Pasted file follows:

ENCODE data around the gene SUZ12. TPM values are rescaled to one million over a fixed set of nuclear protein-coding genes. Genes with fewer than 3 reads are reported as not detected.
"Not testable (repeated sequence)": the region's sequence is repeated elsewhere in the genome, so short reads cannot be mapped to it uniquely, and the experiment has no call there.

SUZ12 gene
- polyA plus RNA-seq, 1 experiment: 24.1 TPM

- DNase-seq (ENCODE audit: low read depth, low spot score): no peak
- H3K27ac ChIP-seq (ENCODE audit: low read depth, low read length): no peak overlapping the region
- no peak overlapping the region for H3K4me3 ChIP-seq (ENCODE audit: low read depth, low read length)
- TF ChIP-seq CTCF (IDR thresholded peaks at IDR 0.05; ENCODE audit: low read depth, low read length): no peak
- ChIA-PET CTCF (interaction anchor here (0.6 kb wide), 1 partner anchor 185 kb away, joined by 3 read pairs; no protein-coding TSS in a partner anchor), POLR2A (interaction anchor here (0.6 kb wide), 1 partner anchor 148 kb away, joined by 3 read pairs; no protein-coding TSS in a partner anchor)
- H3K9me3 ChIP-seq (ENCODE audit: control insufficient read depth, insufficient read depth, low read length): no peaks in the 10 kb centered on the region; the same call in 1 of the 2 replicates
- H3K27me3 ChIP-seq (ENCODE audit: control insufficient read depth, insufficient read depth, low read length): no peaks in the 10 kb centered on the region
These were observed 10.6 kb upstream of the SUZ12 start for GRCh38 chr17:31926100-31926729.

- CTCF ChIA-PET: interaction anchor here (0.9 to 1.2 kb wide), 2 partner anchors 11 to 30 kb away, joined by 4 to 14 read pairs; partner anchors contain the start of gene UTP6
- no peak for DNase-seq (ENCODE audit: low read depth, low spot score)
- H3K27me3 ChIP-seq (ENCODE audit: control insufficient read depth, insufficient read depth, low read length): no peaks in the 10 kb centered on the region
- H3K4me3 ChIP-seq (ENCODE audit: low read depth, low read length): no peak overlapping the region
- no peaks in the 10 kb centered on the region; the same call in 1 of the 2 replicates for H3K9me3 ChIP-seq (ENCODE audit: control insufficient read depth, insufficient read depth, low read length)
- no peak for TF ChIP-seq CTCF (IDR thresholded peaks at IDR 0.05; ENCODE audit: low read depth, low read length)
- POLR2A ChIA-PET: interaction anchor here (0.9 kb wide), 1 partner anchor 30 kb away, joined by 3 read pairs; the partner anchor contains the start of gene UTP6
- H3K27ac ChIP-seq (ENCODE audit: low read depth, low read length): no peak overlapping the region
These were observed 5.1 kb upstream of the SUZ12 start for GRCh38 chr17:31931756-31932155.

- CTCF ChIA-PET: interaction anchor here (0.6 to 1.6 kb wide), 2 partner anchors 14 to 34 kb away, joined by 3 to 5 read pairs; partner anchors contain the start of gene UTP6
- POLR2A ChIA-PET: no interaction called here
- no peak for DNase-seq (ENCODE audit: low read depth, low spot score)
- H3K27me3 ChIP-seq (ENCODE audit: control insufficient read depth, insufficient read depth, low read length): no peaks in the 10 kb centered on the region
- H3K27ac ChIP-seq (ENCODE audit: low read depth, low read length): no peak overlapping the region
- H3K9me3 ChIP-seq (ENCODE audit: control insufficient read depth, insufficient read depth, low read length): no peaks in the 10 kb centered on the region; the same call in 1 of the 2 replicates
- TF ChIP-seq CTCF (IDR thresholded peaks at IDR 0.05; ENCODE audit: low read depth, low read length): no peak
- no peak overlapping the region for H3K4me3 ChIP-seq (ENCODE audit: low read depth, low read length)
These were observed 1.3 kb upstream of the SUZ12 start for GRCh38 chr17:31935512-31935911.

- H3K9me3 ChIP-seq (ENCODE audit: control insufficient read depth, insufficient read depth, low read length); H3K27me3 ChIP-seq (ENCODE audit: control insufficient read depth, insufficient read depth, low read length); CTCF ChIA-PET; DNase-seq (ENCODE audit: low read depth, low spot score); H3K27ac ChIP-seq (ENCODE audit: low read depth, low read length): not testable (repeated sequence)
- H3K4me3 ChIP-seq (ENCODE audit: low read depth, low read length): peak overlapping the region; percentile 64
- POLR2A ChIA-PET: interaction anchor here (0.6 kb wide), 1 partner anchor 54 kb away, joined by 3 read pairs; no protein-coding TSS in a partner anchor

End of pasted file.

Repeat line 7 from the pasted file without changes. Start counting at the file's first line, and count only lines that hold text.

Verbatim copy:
- no peak overlapping the region for H3K4me3 ChIP-seq (ENCODE audit: low read depth, low read length)